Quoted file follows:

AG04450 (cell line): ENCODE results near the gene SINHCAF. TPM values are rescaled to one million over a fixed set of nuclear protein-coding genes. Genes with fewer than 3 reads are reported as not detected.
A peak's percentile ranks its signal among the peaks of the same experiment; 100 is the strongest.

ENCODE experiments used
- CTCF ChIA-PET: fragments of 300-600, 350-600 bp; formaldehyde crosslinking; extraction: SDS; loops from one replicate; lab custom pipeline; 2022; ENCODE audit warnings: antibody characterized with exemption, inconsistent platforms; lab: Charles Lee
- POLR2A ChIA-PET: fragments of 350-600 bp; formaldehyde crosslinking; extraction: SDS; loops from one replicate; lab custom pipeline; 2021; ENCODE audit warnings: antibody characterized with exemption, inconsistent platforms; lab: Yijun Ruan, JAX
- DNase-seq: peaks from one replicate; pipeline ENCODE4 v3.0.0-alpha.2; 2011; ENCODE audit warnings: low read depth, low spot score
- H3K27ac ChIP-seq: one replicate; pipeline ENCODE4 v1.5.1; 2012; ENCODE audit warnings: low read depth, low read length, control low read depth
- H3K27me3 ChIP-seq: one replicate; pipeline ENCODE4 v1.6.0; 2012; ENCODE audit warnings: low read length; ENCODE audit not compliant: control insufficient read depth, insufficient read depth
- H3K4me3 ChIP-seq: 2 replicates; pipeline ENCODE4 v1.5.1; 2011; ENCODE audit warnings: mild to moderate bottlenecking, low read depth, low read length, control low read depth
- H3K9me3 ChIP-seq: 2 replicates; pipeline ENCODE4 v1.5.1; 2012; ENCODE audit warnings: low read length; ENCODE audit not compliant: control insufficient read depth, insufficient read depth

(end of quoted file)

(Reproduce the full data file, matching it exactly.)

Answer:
AG04450 (cell line): ENCODE results near the gene SINHCAF. TPM values are rescaled to one million over a fixed set of nuclear protein-coding genes. Genes with fewer than 3 reads are reported as not detected.
A peak's percentile ranks its signal among the peaks of the same experiment; 100 is the strongest.

ENCODE experiments used
- CTCF ChIA-PET: fragments of 300-600, 350-600 bp; formaldehyde crosslinking; extraction: SDS; loops from one replicate; lab custom pipeline; 2022; ENCODE audit warnings: antibody characterized with exemption, inconsistent platforms; lab: Charles Lee
- POLR2A ChIA-PET: fragments of 350-600 bp; formaldehyde crosslinking; extraction: SDS; loops from one replicate; lab custom pipeline; 2021; ENCODE audit warnings: antibody characterized with exemption, inconsistent platforms; lab: Yijun Ruan, JAX
- DNase-seq: peaks from one replicate; pipeline ENCODE4 v3.0.0-alpha.2; 2011; ENCODE audit warnings: low read depth, low spot score
- H3K27ac ChIP-seq: one replicate; pipeline ENCODE4 v1.5.1; 2012; ENCODE audit warnings: low read depth, low read length, control low read depth
- H3K27me3 ChIP-seq: one replicate; pipeline ENCODE4 v1.6.0; 2012; ENCODE audit warnings: low read length; ENCODE audit not compliant: control insufficient read depth, insufficient read depth
- H3K4me3 ChIP-seq: 2 replicates; pipeline ENCODE4 v1.5.1; 2011; ENCODE audit warnings: mild to moderate bottlenecking, low read depth, low read length, control low read depth
- H3K9me3 ChIP-seq: 2 replicates; pipeline ENCODE4 v1.5.1; 2012; ENCODE audit warnings: low read length; ENCODE audit not compliant: control insufficient read depth, insufficient read depth